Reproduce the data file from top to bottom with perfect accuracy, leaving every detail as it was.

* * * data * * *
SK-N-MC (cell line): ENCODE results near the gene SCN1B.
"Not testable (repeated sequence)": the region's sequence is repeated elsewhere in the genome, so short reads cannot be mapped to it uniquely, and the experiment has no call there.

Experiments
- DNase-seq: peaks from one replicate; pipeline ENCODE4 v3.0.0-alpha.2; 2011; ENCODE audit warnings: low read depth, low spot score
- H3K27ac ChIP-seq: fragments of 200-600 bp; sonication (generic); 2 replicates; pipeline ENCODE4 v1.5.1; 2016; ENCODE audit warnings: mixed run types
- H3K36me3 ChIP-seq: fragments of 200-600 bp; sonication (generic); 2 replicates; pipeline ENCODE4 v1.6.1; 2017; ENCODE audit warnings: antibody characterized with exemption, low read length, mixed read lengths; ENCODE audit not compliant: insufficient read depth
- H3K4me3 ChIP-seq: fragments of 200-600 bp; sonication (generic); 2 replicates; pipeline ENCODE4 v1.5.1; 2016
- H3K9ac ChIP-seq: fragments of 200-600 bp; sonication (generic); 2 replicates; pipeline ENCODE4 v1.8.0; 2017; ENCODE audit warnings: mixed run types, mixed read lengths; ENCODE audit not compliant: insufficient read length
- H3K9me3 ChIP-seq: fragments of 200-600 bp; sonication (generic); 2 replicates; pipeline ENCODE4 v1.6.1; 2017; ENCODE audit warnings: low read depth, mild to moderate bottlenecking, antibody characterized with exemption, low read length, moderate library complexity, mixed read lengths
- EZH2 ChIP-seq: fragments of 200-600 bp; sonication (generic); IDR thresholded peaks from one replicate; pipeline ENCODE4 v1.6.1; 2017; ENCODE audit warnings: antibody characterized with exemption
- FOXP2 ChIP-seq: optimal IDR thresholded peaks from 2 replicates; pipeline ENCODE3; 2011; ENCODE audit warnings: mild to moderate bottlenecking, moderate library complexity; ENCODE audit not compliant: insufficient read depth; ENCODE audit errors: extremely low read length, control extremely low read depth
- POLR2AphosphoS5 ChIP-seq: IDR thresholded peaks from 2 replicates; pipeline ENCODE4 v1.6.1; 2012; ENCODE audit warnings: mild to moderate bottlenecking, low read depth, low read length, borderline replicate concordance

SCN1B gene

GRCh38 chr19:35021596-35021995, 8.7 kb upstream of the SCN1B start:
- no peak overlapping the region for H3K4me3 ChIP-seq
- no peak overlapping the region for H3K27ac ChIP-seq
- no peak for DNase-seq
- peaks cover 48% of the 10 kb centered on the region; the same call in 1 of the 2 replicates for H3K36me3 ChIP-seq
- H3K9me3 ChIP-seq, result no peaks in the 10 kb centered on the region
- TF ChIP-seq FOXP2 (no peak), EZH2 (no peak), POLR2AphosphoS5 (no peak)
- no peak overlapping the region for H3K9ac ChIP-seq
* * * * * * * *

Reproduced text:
SK-N-MC (cell line): ENCODE results near the gene SCN1B.
"Not testable (repeated sequence)": the region's sequence is repeated elsewhere in the genome, so short reads cannot be mapped to it uniquely, and the experiment has no call there.

Experiments
- DNase-seq: peaks from one replicate; pipeline ENCODE4 v3.0.0-alpha.2; 2011; ENCODE audit warnings: low read depth, low spot score
- H3K27ac ChIP-seq: fragments of 200-600 bp; sonication (generic); 2 replicates; pipeline ENCODE4 v1.5.1; 2016; ENCODE audit warnings: mixed run types
- H3K36me3 ChIP-seq: fragments of 200-600 bp; sonication (generic); 2 replicates; pipeline ENCODE4 v1.6.1; 2017; ENCODE audit warnings: antibody characterized with exemption, low read length, mixed read lengths; ENCODE audit not compliant: insufficient read depth
- H3K4me3 ChIP-seq: fragments of 200-600 bp; sonication (generic); 2 replicates; pipeline ENCODE4 v1.5.1; 2016
- H3K9ac ChIP-seq: fragments of 200-600 bp; sonication (generic); 2 replicates; pipeline ENCODE4 v1.8.0; 2017; ENCODE audit warnings: mixed run types, mixed read lengths; ENCODE audit not compliant: insufficient read length
- H3K9me3 ChIP-seq: fragments of 200-600 bp; sonication (generic); 2 replicates; pipeline ENCODE4 v1.6.1; 2017; ENCODE audit warnings: low read depth, mild to moderate bottlenecking, antibody characterized with exemption, low read length, moderate library complexity, mixed read lengths
- EZH2 ChIP-seq: fragments of 200-600 bp; sonication (generic); IDR thresholded peaks from one replicate; pipeline ENCODE4 v1.6.1; 2017; ENCODE audit warnings: antibody characterized with exemption
- FOXP2 ChIP-seq: optimal IDR thresholded peaks from 2 replicates; pipeline ENCODE3; 2011; ENCODE audit warnings: mild to moderate bottlenecking, moderate library complexity; ENCODE audit not compliant: insufficient read depth; ENCODE audit errors: extremely low read length, control extremely low read depth
- POLR2AphosphoS5 ChIP-seq: IDR thresholded peaks from 2 replicates; pipeline ENCODE4 v1.6.1; 2012; ENCODE audit warnings: mild to moderate bottlenecking, low read depth, low read length, borderline replicate concordance

SCN1B gene

GRCh38 chr19:35021596-35021995, 8.7 kb upstream of the SCN1B start:
- no peak overlapping the region for H3K4me3 ChIP-seq
- no peak overlapping the region for H3K27ac ChIP-seq
- no peak for DNase-seq
- peaks cover 48% of the 10 kb centered on the region; the same call in 1 of the 2 replicates for H3K36me3 ChIP-seq
- H3K9me3 ChIP-seq, result no peaks in the 10 kb centered on the region
- TF ChIP-seq FOXP2 (no peak), EZH2 (no peak), POLR2AphosphoS5 (no peak)
- no peak overlapping the region for H3K9ac ChIP-seq